Chil­dren's cen­ter to re­ceive CPD funds

Seized drug money to pur­chase equip­ment

The Covington News - - Local gas price tracker -

Cov­ing­ton Po­lice Chief Stacey Cot­ton re­ceived per­mis­sion from the Cov­ing­ton City Coun­cil Mon­day night to use seized drug money to as­sist in pur­chas­ing equip­ment for A Child’s Voice, the child ad­vo­cacy cen­ter ser­vic­ing the Al­covy Cir­cuit.

The cen­ter, which serves New­ton, Wal­ton and sur­round­ing coun­ties, is de­signed to work with chil­dren who are be­lieved to be vic­tims of sex­ual and/or phys­i­cal abuse, ac­cord­ing to District At­tor­ney Ken Wynne, who also serves on the board of the cen­ter. The cen­ter em­ploy­ees are spe­cially trained to pro­vide foren­sic ex­am­i­na­tions and in­ter­views specif­i­cally geared to­wards chil­dren and per­formed in a child-friendly en­vi­ron­ment in an ef­fort to les­son trauma for the child. Prior to the cen­ter open­ing in New­ton County, chil­dren had to be taken to At­lanta to be in­ter­viewed and ex­am­ined, which ex­perts say could fur­ther trau­ma­tize them.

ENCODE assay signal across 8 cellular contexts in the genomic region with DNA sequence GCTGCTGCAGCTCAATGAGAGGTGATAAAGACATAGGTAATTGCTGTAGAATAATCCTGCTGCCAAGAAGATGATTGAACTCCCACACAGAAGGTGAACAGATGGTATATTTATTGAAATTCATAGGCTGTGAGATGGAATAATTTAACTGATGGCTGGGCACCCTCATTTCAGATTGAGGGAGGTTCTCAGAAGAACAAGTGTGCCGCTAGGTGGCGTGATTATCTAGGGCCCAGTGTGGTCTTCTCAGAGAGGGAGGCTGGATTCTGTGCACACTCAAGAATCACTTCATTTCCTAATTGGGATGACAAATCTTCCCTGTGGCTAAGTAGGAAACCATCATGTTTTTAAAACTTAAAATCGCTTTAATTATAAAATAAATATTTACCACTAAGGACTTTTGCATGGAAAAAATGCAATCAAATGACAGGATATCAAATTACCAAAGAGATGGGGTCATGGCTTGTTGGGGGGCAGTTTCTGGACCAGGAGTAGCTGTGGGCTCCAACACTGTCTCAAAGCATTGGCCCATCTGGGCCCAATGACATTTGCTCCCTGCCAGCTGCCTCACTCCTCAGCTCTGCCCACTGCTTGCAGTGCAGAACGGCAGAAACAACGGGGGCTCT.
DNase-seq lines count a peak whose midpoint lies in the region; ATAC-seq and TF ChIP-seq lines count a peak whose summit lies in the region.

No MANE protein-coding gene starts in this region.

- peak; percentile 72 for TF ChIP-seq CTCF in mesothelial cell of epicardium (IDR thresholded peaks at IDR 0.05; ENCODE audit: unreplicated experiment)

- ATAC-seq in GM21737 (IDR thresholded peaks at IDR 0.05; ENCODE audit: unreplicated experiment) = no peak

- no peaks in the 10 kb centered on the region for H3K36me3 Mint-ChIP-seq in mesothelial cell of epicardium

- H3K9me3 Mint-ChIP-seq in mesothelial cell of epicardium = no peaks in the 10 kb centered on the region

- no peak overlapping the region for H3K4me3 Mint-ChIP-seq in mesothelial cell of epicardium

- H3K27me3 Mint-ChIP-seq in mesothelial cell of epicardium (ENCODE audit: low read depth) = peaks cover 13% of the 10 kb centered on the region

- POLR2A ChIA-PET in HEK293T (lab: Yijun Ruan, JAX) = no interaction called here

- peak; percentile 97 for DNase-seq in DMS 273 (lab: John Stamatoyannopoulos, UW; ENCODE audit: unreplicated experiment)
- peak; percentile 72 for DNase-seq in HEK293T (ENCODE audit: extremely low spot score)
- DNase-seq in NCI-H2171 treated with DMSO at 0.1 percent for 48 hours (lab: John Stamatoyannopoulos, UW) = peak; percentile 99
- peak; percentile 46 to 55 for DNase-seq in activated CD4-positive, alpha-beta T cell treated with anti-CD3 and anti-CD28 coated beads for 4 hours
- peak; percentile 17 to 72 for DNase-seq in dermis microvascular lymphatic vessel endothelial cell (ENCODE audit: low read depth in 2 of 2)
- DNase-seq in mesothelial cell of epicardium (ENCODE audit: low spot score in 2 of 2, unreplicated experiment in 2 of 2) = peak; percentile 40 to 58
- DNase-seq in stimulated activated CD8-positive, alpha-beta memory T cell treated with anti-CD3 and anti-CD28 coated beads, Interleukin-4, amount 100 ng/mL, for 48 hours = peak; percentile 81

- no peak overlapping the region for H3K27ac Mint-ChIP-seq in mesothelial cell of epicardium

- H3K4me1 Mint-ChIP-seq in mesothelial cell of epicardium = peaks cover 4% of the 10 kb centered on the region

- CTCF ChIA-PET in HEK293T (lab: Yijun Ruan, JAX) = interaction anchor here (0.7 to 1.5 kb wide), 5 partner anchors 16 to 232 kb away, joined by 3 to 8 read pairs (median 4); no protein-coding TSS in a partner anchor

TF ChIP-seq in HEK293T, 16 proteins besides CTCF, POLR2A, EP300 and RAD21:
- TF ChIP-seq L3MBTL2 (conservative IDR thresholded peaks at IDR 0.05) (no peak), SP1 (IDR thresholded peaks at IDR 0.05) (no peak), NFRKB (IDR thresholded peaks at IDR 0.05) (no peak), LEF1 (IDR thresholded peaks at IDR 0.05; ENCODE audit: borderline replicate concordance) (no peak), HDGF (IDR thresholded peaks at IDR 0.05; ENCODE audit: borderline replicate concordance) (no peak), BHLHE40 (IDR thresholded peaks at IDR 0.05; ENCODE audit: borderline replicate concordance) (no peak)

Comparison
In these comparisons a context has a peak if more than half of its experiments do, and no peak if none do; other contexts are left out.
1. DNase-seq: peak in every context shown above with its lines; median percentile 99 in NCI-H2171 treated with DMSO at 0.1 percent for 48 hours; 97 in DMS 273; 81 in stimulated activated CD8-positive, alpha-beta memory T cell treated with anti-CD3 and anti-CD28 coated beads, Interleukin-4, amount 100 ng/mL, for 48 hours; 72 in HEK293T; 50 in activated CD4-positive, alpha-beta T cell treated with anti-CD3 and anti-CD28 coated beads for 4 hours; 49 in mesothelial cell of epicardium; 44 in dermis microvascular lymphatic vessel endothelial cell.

As of Oct. 1 a tem­po­rary lo­ca­tion has been opened in New­ton County, but ground has been bro­ken on a fa­cil­ity in Lo­ganville that will ser­vice chil­dren of the cir­cuit. Ideally the new lo­ca­tion will open its doors Jan. 1, ac­cord­ing Wynne.

The money from CPD is the most re­cent do­na­tion the group has re­ceived and Cot­ton has pledged $20,000 worth of equip­ment to the cen­ter, which will be pur­chased with the seized funds. Ac­cord­ing to fed­eral stip­u­la­tions, seized drug money can only be used to pur­chase equip­ment and can take any­where from sev­eral months to a year to make its way back to the CPD.

“This was an op­por­tu­nity to sup­port an or­ga­ni­za­tion that di­rectly sup­ports law en­force­ment,” Cot­ton said.

For more in­for­ma­tion about child ad­vo­cacy cen­ters visit Chil­dren’s Ad­vo­cacy Cen­ters of Ge­or­gia’s Web site at

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